Curfew, not protests, worry residents and businesses in Elizabeth City

Andrew Brown Jr.

ELIZABETH CITY, N.C. (WAVY) – Many local businesses say the 8 p.m. curfew is scaring away customers and even some workers.

Protests over the last week have remained relatively peaceful in Elizabeth City, but businesses say there’s still a growing hesitancy from the community to come downtown.

Jim Nye, the owner of Hoppin’ Johnz on Colonial Avenue, says the curfew isn’t working for its intended purpose and it’s killing many businesses like his.

“Business has been off but survivable,” he said. “The recently placed 8 o’clock curfew is a stake in our heart.”

The recent unrest has also made some of his employees hesitant to come in.

 “I’ve got some young teenagers that work for me,” he said. “Their parents won’t let them come to work cause they’re fearful of their safety. And it’s just, safety has not been a problem.”

Junior Gonzalez, who owns Big Boss Burritos down the block, says these businesses downtown need the community’s support now more than ever.

“I just wanna let everybody know that don’t be afraid to come into Elizabeth City downtown because everything has been so peaceful, everything is looking to be under control,” said Gonzalez. “I just want to invite everybody in the community to come and support local business downtown.”

Some businesses we spoke to say they feel the city council overreacted by implementing the curfew, but say local police have been helpful with addressing their concerns.

“[Elizabeth City Police Chief Buffaloe] has been very open with communication,” said Nye. “I’ll text him a question and I’ll get a phone call in two minutes. He’s just tremendous. Our local people are good. Now the Sheriff’s Department is in a little bit of hot water right now, but I think we should let that play out.”

Nye says his biggest concern is how long public hesitancy to come downtown will last.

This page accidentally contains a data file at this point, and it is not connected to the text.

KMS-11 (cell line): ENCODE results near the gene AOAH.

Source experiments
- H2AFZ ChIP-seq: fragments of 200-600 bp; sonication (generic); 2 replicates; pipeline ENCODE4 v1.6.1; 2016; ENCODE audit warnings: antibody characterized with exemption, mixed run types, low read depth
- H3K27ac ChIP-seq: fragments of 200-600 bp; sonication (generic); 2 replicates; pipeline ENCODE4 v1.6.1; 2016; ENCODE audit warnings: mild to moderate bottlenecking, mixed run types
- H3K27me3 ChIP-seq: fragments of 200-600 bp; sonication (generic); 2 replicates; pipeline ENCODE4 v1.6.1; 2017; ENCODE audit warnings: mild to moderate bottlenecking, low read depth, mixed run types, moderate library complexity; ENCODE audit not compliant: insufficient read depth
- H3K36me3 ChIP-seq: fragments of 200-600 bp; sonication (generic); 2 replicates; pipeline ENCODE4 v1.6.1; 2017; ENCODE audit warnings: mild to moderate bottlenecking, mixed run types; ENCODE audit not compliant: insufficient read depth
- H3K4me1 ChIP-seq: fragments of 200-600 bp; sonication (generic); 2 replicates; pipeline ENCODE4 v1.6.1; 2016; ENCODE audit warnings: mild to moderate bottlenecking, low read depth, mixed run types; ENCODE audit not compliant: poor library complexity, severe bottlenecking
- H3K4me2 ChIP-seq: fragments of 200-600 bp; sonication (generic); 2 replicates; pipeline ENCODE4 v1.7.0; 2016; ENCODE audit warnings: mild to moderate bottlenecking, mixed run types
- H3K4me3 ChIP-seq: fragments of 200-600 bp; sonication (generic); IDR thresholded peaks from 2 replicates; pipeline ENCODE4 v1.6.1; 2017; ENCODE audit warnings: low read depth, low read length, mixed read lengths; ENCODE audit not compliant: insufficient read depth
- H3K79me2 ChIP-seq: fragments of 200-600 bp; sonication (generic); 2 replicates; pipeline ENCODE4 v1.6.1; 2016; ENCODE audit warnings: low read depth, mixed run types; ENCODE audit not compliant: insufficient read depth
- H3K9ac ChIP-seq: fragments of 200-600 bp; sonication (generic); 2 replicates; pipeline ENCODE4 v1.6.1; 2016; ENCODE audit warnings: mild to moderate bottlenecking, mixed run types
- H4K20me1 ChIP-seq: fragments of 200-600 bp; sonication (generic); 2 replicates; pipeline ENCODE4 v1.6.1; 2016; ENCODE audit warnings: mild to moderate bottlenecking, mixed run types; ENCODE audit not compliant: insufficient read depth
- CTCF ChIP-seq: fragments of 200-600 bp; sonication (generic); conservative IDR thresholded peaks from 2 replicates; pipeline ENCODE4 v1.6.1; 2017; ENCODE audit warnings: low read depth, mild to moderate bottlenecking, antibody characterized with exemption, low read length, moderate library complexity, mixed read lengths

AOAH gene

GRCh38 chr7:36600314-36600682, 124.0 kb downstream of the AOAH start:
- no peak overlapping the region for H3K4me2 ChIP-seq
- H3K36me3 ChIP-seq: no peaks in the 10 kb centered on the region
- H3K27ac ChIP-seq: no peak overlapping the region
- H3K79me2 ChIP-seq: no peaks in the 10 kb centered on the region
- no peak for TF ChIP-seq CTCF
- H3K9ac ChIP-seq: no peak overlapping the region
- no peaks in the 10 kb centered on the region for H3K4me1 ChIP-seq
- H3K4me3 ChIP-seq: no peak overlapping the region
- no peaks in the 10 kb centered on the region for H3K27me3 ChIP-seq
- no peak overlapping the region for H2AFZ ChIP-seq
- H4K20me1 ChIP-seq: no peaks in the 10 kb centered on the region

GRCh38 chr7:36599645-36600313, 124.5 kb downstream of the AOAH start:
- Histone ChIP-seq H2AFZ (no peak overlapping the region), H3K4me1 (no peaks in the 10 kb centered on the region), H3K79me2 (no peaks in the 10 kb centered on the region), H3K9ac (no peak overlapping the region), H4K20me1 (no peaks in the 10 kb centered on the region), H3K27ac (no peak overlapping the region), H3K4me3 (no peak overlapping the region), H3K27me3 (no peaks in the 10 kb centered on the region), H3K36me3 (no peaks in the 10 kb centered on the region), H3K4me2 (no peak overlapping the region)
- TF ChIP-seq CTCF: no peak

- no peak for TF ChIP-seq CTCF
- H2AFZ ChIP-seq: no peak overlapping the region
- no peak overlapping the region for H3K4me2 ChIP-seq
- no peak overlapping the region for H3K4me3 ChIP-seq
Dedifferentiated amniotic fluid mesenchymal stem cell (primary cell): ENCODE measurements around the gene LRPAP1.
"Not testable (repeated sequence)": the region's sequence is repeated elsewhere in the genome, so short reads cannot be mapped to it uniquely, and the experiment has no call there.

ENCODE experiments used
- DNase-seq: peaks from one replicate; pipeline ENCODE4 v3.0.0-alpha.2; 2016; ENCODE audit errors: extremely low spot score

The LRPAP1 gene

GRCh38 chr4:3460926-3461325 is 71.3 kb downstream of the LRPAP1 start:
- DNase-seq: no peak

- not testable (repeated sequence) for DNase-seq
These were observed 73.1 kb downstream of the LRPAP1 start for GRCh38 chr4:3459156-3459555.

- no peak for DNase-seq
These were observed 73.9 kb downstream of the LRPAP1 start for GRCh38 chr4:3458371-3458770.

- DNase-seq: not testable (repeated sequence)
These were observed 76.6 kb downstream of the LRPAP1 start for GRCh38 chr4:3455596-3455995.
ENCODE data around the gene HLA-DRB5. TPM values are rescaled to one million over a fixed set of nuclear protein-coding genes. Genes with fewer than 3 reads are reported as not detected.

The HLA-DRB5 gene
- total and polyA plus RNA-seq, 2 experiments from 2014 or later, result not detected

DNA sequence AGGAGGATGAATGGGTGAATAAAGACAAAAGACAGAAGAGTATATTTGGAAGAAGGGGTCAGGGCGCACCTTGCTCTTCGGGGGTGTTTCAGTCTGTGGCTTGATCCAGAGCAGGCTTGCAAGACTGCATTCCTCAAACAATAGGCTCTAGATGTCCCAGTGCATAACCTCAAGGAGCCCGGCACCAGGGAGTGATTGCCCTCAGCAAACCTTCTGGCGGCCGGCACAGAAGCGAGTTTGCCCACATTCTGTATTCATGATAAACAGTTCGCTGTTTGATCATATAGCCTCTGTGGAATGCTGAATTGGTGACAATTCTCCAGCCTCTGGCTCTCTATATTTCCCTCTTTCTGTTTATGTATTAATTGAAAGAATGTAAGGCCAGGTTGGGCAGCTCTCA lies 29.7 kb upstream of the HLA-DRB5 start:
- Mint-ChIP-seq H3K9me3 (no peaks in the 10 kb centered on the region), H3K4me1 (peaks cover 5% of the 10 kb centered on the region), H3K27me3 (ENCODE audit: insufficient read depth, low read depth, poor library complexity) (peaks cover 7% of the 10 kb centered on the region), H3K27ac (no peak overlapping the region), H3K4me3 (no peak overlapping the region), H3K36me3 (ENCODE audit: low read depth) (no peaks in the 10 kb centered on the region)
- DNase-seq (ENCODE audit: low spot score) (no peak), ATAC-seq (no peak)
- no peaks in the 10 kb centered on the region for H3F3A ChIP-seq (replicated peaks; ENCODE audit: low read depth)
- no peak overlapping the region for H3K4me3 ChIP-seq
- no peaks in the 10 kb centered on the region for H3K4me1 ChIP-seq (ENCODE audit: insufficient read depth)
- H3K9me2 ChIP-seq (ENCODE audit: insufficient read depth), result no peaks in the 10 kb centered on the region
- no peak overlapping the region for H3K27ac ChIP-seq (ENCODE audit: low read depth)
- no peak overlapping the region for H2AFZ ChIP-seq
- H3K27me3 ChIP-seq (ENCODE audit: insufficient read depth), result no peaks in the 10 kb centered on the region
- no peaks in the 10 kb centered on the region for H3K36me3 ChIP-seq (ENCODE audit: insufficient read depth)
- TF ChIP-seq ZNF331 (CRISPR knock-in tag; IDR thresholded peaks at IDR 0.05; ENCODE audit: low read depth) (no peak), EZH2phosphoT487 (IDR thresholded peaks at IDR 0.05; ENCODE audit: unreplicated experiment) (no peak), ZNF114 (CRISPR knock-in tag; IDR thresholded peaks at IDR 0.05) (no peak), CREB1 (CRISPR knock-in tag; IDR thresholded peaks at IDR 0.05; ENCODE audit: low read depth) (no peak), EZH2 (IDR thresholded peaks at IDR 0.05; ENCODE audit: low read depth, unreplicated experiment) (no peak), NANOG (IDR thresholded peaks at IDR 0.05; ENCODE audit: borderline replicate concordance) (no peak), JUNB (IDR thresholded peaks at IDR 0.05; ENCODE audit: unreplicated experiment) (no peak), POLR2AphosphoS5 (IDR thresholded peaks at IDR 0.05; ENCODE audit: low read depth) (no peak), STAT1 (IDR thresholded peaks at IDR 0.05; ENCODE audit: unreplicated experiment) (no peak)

“I love my community”

“Mi casa es su casa”, you don’t have to know Spanish to know the welcoming sentiment that phrase carries. 

With some people being more hesitant to come downtown because of recent protests, Junior Gonzalez says he wants people to know his door is always open.

“My goal is to help the community though, I’m all the way involved with the community,” he said. “I love my community though.”

Gonzalez owns Big Boss Burritos on Poindexter Street. He’s been a staple as the only Latino-owned restaurant in downtown Elizabeth City — with his phone off the hook and customers constantly flowing in. 

“I opened this business for the community,” he said. “I started with a food truck and the community, you know, told me to open a restaurant so that’s what I did. I do whatever the community wants.”

As many in the community remain on edge because of protests, he wants to calm concerns about visiting downtown.

“Everything is under control, I mean everything looks so very peaceful,” he said. “Our community, we are very strong. We work together. So, it’s only peace and love in here. We’re trying to help each other.”

The curfew hasn’t impacted him much and business has been good.

He just wants people to know he’s here, his door is open, and he’s ready to help in any way he can.

Gonzalez says he wants to thank the local community here for all the support he’s received, but encourages everyone to spread the love around to other businesses here.

Copyright 2021 Nexstar Media Inc. All rights reserved. This material may not be published, broadcast, rewritten, or redistributed.

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